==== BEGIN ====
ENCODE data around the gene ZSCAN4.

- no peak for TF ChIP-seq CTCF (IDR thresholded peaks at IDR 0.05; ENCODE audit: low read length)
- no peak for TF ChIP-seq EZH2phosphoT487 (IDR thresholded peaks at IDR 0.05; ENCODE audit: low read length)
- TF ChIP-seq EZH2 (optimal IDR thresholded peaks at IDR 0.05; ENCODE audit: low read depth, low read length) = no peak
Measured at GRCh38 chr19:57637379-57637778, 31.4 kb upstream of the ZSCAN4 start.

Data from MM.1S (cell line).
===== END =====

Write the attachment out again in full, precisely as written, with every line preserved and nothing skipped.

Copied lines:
ENCODE data around the gene ZSCAN4.

- no peak for TF ChIP-seq CTCF (IDR thresholded peaks at IDR 0.05; ENCODE audit: low read length)
- no peak for TF ChIP-seq EZH2phosphoT487 (IDR thresholded peaks at IDR 0.05; ENCODE audit: low read length)
- TF ChIP-seq EZH2 (optimal IDR thresholded peaks at IDR 0.05; ENCODE audit: low read depth, low read length) = no peak
Measured at GRCh38 chr19:57637379-57637778, 31.4 kb upstream of the ZSCAN4 start.

Data from MM.1S (cell line).